Successfully reported this slideshow.
Your SlideShare is downloading. ×


Upcoming SlideShare
Lm descriptive research
Lm descriptive research
Loading in …3

Check these out next

1 of 38 Ad

More Related Content

Similar to introtoresearch.pdf (20)


Recently uploaded (20)


  1. 1. Quantitative Methods of Research
  2. 2. Once a researcher has written the research question, the next step is to determine the appropriate research methodology necessary to study the question. The three main types of research design methods are qualitative, quantitative and mixed methods.
  3. 3.  What is Research  Types of research  Thesis or dissertations  Parts of thesis  Research problem  Sources of research problem
  4. 4. Research  Research is a process of investigation -- an examination of a subject from different points of view.  It’s not just a trip to the library to pick up a stack of materials, or picking the first five hits from a computer search.  Research is a hunt for the truth.  It is getting to know a subject by reading up on it, reflecting, playing with the ideas, choosing the areas that interest you and following up on them.  Research is the way you educate yourself.
  5. 5. Research  Research is a process of systematic inquiry that entails collection of data; documentation of critical information; and analysis and interpretation of that data/information, in accordance with suitable methodologies set by specific professional fields and academic disciplines.
  6. 6. Research  Research is the collection and evaluation of information about a particular subject. The overarching purpose of research is to answer questions and generate new knowledge.
  7. 7. Research  Research is a process to discover new knowledge.  Research is different than other forms of discovering knowledge (like reading a book) because it uses a systematic process called the Scientific Method.
  8. 8. Scientific Method  The Scientific Method consists of observing the world around you and creating a hypothesis about relationships in the world.  A hypothesis is an informed and educated prediction or explanation about something. Part of the research process involves testing the hypothesis, and then examining
  9. 9. Scientific Method  When a researcher forms a hypothesis, this acts like a map through the research study. It tells the researcher which factors are important to study and how they might be related to each other or caused by a manipulation that the researcher introduces (e.g. a program, treatment or change in the environment).  With this map, the researcher can interpret the information he/she collects and can make sound conclusions about the results.
  10. 10. Scientific Method
  11. 11. Types of Research Two broad approaches to research are commonly recognized, though these different approaches may overlap. - Quantitative - Qualitative
  12. 12. Types of Research  Quantitative research involves the systematic collection and analysis of data.  Qualitative research involves "the studied use and collection of a variety of empirical materials," which may include "case study, personal experience, introspection, life story, interviews, artifacts, [and] cultural texts and productions" (The SAGE Handbook of Qualitative Research, 2005).  Finally, mixed-method research (sometimes called triangulation) has been defined as the incorporation of various qualitative and quantitative strategies within a single project.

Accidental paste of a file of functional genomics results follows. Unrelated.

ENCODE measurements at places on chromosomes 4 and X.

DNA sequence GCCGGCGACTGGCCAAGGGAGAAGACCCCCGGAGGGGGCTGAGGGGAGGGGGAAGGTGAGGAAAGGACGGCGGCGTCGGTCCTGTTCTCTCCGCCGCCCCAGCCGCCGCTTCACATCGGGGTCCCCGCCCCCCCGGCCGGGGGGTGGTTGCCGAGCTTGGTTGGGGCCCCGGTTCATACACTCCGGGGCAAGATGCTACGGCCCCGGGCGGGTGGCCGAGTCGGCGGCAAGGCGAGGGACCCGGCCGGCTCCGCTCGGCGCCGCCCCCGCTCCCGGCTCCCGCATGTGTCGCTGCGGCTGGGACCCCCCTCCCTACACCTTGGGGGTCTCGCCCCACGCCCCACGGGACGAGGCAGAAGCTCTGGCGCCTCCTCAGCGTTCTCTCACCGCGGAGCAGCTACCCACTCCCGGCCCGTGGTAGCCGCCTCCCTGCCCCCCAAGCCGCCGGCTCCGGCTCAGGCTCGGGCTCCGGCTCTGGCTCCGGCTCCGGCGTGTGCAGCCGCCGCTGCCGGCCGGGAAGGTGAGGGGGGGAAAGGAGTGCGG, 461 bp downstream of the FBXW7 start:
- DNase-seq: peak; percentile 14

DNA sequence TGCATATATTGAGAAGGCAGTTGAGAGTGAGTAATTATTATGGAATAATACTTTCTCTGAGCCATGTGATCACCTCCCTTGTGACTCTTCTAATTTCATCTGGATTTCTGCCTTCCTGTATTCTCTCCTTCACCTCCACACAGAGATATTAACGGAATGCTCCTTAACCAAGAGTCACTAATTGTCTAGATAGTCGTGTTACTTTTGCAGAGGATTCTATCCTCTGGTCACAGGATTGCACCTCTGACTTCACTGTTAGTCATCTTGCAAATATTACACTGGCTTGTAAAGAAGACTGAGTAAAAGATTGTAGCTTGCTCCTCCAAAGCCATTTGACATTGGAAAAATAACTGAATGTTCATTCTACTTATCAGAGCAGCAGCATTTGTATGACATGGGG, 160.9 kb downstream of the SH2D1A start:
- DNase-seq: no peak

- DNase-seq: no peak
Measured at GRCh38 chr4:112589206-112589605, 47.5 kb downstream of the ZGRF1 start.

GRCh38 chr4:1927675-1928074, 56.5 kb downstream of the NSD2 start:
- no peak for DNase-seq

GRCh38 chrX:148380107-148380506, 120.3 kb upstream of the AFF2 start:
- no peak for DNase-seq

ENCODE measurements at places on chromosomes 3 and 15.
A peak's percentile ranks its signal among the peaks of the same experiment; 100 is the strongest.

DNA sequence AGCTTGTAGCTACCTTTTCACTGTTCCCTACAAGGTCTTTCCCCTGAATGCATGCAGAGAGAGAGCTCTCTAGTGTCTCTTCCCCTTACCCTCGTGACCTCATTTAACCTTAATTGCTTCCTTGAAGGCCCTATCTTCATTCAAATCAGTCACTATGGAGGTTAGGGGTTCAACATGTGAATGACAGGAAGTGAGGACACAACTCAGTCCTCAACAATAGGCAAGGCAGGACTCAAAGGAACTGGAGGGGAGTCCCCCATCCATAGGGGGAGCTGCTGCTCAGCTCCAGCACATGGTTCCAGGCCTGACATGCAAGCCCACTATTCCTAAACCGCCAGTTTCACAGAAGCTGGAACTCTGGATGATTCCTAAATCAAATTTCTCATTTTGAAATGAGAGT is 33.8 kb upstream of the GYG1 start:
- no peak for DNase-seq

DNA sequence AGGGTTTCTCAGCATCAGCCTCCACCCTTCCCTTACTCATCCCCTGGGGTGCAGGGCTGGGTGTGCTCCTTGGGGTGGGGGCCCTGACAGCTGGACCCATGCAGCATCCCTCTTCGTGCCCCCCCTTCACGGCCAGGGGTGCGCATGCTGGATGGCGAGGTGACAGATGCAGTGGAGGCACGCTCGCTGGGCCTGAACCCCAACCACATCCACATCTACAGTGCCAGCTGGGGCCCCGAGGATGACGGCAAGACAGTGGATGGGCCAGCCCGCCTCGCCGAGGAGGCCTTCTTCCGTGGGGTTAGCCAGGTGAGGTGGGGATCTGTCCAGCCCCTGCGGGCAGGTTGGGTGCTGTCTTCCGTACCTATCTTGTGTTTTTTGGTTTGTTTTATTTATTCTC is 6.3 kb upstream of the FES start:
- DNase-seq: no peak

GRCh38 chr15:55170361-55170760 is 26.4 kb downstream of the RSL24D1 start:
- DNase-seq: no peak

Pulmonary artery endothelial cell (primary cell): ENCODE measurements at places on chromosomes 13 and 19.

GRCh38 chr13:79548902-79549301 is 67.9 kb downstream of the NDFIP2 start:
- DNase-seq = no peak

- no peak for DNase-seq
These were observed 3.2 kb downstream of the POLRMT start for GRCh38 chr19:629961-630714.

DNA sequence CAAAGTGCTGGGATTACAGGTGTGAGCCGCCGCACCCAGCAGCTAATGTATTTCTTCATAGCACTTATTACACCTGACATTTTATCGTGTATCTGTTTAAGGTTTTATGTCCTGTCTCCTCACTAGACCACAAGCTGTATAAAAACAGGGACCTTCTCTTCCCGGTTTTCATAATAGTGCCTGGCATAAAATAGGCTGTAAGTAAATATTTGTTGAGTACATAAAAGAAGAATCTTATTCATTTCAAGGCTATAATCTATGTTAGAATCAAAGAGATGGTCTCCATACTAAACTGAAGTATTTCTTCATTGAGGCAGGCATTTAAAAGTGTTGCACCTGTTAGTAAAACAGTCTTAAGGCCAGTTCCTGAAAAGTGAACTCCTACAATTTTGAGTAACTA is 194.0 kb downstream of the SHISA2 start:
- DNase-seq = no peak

13. 13. Other types of research…  Sociology Professor Russell Schutt observes that "deductive research begins at the point of theory, inductive research begins with data but ends with theory, and descriptive research begins with data and ends with empirical generalizations"  [Investigating the Social World, 2012]
  14. 14. Types of Research  In the words of psychology professor Wayne Weiten, "No single research method is ideal for all purposes and situations. Much of the ingenuity in research involves selecting and tailoring the method to the question at hand" (Psychology: Themes and Variations, 2014).
  15. 15. Types of Quantitative Research There are four (4) main types of quantitative designs:  Descriptive  Correlational  quasi-experimental, and  experimental. tresearch/approaches
  16. 16. A Descriptive Design seeks to describe the current status of a variable or phenomenon. The researcher does not begin with a hypothesis, but typically develops one after the data is collected. Data collection is mostly observational in nature.
  17. 17. A Correlational Design explores the relationship between variables using statistical analyses. However, it does not look for cause and effect and therefore, is also mostly observational in terms of data collection.
  18. 18.  A Quasi-Experimental Design (often referred to as Causal-Comparative) seeks to establish a cause-effect relationship between two or more variables. The researcher does not assign groups and does not manipulate the independent variable. Control groups are identified and exposed to the variable. Results are compared with results from groups not exposed to the variable.
  19. 19.  Experimental Designs, often called true experimentation, use the scientific method to establish cause-effect relationship among a group of variables in a research study. Researchers make an effort to control for all variables except the one being manipulated (the independent variable). The effects of the independent variable on the dependent variable are collected and analyzed for a relationship.
  20. 20. When deciding on the appropriate approach or design, the Decision Tree below may be helpful.